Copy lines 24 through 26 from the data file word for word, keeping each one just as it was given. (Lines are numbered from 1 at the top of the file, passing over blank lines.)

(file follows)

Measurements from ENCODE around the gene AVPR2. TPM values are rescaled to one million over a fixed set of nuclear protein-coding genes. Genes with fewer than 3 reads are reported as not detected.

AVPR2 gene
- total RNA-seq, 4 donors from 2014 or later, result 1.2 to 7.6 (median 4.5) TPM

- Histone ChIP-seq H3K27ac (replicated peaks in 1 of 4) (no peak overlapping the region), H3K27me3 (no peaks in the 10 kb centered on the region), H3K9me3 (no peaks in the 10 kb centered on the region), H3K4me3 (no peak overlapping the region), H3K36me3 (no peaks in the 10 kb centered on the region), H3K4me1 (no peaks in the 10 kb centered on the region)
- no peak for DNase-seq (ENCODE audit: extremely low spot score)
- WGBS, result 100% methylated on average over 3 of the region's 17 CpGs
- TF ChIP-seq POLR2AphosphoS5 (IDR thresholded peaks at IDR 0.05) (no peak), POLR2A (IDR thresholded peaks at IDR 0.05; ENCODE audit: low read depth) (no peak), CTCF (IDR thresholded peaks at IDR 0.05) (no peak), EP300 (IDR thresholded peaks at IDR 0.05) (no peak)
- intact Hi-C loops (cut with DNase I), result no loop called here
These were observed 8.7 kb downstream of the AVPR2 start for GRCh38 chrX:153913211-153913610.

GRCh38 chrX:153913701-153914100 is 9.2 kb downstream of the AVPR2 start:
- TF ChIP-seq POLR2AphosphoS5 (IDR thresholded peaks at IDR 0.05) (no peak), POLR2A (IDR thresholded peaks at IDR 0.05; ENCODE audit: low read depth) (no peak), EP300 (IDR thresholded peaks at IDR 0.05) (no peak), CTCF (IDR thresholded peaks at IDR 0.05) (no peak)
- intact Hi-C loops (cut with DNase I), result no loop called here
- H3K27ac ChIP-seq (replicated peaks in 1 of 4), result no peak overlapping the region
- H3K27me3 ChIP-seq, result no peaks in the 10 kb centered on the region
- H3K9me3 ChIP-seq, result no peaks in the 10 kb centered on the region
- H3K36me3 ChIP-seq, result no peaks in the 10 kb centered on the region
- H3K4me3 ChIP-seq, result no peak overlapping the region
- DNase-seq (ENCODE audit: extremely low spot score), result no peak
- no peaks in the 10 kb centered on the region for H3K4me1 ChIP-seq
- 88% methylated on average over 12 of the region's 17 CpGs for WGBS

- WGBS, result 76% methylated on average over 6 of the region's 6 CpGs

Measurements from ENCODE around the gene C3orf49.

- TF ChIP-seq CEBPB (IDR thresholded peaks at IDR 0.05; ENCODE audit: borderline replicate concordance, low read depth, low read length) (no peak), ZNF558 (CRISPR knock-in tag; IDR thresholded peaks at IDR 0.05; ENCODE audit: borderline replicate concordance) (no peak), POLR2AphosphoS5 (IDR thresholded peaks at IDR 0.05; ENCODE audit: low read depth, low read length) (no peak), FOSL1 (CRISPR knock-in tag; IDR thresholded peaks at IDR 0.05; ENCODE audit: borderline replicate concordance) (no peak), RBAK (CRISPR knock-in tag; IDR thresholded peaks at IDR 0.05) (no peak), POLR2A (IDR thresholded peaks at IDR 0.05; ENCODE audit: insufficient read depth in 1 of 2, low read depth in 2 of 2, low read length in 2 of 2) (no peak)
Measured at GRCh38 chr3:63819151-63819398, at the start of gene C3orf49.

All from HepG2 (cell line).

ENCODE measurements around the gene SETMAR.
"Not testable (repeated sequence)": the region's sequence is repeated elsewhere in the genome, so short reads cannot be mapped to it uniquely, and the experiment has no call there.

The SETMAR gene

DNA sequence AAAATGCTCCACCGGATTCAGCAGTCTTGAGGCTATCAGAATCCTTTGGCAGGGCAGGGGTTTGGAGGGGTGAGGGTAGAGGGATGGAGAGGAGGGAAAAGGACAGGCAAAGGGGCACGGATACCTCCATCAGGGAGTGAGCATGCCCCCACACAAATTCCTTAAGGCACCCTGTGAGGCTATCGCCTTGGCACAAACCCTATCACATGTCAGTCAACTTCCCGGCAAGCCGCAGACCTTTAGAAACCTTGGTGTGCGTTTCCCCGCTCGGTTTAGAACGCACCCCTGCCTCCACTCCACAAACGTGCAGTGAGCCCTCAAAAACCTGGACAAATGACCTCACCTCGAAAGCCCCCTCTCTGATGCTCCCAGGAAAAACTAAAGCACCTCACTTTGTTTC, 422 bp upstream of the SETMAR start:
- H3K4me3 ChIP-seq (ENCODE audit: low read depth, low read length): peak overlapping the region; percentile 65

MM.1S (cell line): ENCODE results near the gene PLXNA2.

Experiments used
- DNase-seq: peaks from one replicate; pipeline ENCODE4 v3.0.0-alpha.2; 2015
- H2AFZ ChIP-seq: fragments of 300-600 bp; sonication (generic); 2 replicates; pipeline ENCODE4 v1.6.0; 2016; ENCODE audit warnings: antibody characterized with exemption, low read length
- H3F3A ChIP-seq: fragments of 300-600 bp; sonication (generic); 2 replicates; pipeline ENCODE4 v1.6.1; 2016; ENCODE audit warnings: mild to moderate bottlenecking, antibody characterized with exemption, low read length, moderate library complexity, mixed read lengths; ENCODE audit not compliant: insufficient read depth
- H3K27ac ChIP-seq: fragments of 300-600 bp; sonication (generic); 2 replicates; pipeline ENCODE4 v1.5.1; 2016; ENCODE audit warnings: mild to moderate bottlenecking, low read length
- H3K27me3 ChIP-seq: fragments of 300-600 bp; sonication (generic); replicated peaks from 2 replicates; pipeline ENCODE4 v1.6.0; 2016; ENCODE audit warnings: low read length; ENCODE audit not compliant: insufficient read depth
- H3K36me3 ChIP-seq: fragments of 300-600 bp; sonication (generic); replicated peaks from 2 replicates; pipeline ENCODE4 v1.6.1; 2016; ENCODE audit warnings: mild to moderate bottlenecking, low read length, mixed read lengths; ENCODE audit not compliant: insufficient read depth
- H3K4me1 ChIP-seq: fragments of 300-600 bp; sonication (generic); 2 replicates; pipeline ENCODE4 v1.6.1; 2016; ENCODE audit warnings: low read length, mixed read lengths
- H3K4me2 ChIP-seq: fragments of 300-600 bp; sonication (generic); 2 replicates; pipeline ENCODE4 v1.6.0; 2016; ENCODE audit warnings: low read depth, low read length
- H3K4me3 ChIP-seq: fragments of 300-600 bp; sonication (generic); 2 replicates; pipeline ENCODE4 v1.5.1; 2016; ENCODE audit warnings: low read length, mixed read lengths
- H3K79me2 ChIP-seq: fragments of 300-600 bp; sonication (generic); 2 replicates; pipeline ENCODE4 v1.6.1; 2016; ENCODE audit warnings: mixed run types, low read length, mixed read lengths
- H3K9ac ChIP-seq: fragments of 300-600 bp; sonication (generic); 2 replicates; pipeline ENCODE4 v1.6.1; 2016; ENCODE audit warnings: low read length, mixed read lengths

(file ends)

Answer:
Measured at GRCh38 chr3:63819151-63819398, at the start of gene C3orf49.

All from HepG2 (cell line).

ENCODE measurements around the gene SETMAR.